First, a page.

I'll keep writing even after I'm completely healed. I can write more here than on CureZone. I'm glad you ran across my blog! :)

    I wish you much health on your journey! -AJ

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  3. Hi AJ,
    I had no clue about the kid/father part playing any role in causing my ailment. Last year, I met a mind/spiritual healer who had few sessions with me and then it came out that at sub-conscioss level, a lot from my child hood was still lying around, though I was not aware of all that at conscious level. That person helped me to get rid of some of that baggage from past.

    I am also glad that I ran into your blog. Kinda reaffirms that the childhood part had a big role to play in my Adrenal Fatigue. Few other thing also sound familiar, esp. on the part about being extra sensitive. I saw reflections of myself in some of your other posts that I have been trying to read up.
    Good luck - B

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    1. That's a huge step, healing from past trauma. For me it was what was holding me back for years, when supplements alone weren't working. For some of us, there's more to the puzzle than just taking supplements and resting.

      Here's to being sensitive and vulnerable! I want to learn to transform it into a strength instead of a weakness, because it really is a powerful, untapped trait.

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    2. Being sensitive makes one vulnerable to the environment, society, peer group, so it is a weakness in some respect. But you talk about transforming it into a strength...hmm..sounds like an interesting idea. I will want to more on that. Can you express some more thoughts or may be that can even be a topic for a future blog of yours.

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  4. In today's western culture, sensitivity is generally considered a weakness. However, this trait was more revered and respected in ancient cultures. Those with intuitive gifts, ESP, clairvoyance, sensitivity etc were revered and rose to positions of power and influence. I'd like to study this phenomena more... maybe I'll make a future post. :)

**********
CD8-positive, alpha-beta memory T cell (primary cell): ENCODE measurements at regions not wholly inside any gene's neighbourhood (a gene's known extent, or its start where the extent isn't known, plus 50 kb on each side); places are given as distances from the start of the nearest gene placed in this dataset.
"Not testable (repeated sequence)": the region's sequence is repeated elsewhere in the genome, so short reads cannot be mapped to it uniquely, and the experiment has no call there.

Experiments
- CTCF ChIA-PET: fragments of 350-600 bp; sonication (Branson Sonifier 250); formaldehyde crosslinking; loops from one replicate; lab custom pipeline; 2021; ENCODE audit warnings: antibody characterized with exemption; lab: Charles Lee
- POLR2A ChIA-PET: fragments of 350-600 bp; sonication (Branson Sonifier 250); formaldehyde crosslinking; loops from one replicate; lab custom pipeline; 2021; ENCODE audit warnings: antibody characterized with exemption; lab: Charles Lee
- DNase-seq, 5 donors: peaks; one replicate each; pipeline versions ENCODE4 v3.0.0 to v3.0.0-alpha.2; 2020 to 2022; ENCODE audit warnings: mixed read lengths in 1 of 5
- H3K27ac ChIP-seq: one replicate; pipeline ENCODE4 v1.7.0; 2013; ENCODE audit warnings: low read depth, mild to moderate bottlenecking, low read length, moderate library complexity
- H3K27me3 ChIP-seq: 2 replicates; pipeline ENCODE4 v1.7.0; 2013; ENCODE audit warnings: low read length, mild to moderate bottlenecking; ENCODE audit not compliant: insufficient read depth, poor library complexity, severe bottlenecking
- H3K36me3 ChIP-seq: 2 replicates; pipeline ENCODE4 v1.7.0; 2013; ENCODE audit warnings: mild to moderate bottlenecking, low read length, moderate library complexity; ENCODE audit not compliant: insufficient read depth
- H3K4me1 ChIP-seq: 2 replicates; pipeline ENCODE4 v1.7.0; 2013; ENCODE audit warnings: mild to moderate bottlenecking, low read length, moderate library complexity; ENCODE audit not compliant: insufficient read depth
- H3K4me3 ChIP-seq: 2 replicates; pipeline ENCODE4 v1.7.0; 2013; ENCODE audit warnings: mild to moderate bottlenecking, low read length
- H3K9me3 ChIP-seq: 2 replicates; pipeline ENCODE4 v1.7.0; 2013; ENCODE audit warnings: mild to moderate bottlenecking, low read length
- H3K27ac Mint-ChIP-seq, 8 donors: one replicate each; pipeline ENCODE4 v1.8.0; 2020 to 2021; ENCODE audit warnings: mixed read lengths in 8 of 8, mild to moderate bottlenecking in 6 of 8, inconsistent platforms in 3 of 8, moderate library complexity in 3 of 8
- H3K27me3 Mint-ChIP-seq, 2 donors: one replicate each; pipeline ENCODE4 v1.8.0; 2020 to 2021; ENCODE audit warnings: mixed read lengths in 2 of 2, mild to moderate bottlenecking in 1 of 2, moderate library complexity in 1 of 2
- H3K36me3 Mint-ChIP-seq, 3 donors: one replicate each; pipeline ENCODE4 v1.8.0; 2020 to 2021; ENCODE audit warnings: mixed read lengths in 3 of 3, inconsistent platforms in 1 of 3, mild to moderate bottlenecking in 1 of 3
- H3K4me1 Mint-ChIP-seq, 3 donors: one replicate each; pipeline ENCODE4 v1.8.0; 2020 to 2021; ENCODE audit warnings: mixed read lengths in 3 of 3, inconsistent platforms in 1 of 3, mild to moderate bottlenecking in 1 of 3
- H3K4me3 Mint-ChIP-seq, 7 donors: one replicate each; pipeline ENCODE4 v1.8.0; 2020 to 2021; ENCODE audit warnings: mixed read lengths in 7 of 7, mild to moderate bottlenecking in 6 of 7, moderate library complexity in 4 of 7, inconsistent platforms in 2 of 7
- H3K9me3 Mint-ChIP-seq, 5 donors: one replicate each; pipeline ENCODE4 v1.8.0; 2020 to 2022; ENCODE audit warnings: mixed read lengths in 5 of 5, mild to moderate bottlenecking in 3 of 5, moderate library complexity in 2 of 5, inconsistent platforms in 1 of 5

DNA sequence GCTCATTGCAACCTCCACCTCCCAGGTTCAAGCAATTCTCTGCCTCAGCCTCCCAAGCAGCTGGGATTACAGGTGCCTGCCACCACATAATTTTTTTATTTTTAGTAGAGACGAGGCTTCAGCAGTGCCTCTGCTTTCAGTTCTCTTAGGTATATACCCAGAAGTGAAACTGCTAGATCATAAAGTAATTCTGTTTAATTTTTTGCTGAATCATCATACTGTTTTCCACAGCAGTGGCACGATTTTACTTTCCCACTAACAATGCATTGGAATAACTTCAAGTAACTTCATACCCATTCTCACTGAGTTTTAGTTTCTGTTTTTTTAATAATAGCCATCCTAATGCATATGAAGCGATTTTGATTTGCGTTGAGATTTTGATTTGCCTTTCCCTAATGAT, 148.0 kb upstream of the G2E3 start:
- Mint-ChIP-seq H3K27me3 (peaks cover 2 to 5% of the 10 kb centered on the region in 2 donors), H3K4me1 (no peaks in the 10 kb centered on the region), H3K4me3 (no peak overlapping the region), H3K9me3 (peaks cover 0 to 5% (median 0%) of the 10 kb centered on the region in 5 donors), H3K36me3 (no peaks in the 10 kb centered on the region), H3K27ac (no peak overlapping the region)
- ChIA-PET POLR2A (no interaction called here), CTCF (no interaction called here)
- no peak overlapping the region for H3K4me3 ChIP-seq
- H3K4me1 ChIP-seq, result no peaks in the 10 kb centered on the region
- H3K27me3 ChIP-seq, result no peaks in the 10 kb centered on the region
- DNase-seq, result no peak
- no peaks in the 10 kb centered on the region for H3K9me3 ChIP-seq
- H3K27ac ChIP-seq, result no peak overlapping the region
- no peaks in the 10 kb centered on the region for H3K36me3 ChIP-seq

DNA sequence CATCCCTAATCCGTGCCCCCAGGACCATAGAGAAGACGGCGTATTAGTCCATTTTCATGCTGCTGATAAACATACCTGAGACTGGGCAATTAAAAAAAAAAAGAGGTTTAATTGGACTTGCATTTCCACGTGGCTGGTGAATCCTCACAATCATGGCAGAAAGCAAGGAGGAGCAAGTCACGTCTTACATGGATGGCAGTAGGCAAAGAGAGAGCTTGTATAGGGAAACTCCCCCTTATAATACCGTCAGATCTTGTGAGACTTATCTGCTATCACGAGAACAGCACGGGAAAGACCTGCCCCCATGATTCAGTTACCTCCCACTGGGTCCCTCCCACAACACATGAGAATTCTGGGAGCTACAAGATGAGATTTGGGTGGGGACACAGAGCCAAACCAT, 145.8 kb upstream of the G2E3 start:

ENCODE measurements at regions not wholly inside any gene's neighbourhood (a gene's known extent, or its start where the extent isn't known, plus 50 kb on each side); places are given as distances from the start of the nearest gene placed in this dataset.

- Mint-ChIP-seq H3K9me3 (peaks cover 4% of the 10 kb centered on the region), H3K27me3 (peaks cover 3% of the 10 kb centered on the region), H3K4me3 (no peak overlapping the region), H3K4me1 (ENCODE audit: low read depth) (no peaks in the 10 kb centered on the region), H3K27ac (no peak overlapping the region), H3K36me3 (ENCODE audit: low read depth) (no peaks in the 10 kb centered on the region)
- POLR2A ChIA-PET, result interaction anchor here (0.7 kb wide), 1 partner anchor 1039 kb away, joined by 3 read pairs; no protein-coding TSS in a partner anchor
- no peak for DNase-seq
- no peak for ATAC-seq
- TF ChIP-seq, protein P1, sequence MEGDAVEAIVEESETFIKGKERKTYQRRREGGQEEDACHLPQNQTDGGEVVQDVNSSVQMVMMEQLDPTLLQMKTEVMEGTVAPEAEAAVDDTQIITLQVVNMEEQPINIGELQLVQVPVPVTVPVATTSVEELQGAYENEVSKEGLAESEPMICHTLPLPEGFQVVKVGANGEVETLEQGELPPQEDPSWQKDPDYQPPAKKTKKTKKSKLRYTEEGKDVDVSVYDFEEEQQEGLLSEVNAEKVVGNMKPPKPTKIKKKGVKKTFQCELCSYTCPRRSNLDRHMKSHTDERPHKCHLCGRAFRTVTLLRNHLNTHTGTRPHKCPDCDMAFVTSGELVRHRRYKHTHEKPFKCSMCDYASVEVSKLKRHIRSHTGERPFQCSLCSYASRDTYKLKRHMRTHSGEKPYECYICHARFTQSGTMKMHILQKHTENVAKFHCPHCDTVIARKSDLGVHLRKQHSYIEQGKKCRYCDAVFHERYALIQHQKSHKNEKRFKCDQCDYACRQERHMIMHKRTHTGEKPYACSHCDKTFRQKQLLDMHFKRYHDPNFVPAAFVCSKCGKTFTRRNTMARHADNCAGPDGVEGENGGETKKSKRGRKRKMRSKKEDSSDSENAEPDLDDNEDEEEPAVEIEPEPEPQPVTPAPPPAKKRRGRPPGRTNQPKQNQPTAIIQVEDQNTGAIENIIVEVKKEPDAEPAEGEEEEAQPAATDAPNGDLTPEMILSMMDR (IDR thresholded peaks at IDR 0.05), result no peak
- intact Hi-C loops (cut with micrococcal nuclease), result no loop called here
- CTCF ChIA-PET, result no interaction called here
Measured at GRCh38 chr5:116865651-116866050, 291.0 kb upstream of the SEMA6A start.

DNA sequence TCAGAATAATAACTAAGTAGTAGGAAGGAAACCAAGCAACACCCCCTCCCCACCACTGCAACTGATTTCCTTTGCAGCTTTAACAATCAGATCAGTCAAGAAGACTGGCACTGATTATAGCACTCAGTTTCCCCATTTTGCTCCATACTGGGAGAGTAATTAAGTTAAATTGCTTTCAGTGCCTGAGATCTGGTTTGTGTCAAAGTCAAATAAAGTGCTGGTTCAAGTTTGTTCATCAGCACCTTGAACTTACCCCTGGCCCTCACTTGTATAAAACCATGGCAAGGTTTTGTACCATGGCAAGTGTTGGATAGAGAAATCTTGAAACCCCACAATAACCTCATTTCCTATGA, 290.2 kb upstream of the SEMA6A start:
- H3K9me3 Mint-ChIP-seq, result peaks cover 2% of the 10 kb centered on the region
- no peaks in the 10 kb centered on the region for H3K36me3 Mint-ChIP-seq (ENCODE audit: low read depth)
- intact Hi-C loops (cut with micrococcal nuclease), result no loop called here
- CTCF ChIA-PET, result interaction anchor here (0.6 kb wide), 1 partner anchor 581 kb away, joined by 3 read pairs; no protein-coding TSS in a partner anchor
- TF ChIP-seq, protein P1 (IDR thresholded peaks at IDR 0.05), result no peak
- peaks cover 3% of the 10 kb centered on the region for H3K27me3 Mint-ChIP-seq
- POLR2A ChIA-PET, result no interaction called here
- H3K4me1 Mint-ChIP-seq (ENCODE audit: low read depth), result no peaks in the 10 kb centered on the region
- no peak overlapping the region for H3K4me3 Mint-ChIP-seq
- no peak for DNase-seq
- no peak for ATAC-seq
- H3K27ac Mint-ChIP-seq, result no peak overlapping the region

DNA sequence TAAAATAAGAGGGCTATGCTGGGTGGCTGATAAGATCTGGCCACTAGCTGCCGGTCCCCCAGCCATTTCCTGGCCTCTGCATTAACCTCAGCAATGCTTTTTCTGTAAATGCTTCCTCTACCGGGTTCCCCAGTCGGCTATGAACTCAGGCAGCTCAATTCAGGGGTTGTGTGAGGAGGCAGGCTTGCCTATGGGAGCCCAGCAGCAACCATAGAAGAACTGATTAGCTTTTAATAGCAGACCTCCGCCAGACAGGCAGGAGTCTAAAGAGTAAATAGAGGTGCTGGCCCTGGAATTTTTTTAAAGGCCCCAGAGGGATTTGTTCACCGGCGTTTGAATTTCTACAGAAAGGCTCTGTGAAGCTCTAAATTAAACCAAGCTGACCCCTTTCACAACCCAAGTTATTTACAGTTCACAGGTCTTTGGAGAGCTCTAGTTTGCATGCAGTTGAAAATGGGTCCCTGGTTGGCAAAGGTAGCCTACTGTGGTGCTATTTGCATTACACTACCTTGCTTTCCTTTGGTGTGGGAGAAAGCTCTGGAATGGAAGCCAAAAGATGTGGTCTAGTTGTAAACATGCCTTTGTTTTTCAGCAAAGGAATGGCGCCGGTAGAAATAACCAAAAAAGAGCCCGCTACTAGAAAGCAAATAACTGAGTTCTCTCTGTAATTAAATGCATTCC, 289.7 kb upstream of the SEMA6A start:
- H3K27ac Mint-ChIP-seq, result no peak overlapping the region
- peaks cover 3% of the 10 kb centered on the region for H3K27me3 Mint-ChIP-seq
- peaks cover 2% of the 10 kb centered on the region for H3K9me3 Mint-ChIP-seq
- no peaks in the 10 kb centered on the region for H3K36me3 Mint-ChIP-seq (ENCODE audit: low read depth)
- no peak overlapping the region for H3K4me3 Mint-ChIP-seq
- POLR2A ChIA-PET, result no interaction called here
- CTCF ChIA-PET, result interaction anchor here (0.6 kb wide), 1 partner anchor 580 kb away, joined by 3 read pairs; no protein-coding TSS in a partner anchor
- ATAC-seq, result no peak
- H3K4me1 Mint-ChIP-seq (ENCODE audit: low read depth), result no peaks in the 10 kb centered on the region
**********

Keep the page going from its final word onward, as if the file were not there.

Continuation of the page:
To be honest, I like to think that every trait has a positive and negative pole. Sensitivity and vulnerablity are not exceptions. For example, an outgoing person can be overbearing and rude, monopolizing a conversation. Or the outgoing person could build other people up and draw them out in conversation. You choose how you develop each trait. I know a few entrepreneurial people who created businesses that focus their services solely on people with sensitivity. They found their niche and are making out well despite our culture's bias. Even on an interpersonal level, sensitive people have deep insight and understanding that a typical person doesn't have, so we can this knowledge to our advantage.

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  5. I just started reading your blog and I am so so sorry for what you have been thru.
    I have been reading and listening to Eckhart Tolle for the last couple of years. He is so inspirational. Please look into some of his work!!!
    Please take care of your self.

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    1. I am so glad you just started reading my blog! Thank you for your kind words. :) I have been listening to "The Power of Now" by Eckhart Tolle for the last 6 months through audiobook. I keep pausing and going back to re-listen to portions over and over. It is life changing! :) -AJ

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  6. I love reading his work and anytime I can listen to him speak, I get immediately transformed somehow. He is such a gentle soul and can be very funny as well. His webcast of the NEW Earth used to be on the Oprah site, but I think it has been removed - I used to listen to that a lot - it was in 10 sections - discussing each chapter. Really sorry that I did not download it.

    Glad that it is of some help to you.
    Take Care

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  7. I googled adrenal fatigue success stories because I wanted to find some hope. I found you on curezone and found your blog from there. I can't tell you how often I identify with all you share and I'm grateful for your openness to do so. I have lived my entire life in fear and feeling worthless, and am recently learning that that is possibly the biggest threat to my health. I'm learning how to let go of toxic burdens. Ty again for sharing, it made me feel not quite so alone.

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    1. Hi Marni! I am enjoying reading through your blog, and wish you the best in recovering full health! It sounds like we have a good bit in common, even teaching. :) Letting go of toxic emotions is life changing! I am so glad you stopped to say hello... It is good to know we are not alone in this. Many hugs to you! -AJ